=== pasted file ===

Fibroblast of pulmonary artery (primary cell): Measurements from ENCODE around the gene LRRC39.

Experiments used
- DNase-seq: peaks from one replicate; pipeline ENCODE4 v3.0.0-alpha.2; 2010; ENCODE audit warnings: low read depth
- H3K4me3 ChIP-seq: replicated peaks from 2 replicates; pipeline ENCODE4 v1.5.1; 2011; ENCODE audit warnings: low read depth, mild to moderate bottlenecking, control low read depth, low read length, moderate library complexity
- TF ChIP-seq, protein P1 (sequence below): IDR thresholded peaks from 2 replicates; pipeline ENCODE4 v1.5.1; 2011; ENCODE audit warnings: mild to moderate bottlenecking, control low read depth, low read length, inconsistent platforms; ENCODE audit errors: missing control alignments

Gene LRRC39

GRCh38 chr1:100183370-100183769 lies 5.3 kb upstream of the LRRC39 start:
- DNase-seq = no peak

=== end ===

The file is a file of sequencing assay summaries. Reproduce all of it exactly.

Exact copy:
Fibroblast of pulmonary artery (primary cell): Measurements from ENCODE around the gene LRRC39.

Experiments used
- DNase-seq: peaks from one replicate; pipeline ENCODE4 v3.0.0-alpha.2; 2010; ENCODE audit warnings: low read depth
- H3K4me3 ChIP-seq: replicated peaks from 2 replicates; pipeline ENCODE4 v1.5.1; 2011; ENCODE audit warnings: low read depth, mild to moderate bottlenecking, control low read depth, low read length, moderate library complexity
- TF ChIP-seq, protein P1 (sequence below): IDR thresholded peaks from 2 replicates; pipeline ENCODE4 v1.5.1; 2011; ENCODE audit warnings: mild to moderate bottlenecking, control low read depth, low read length, inconsistent platforms; ENCODE audit errors: missing control alignments

Gene LRRC39

GRCh38 chr1:100183370-100183769 lies 5.3 kb upstream of the LRRC39 start:
- DNase-seq = no peak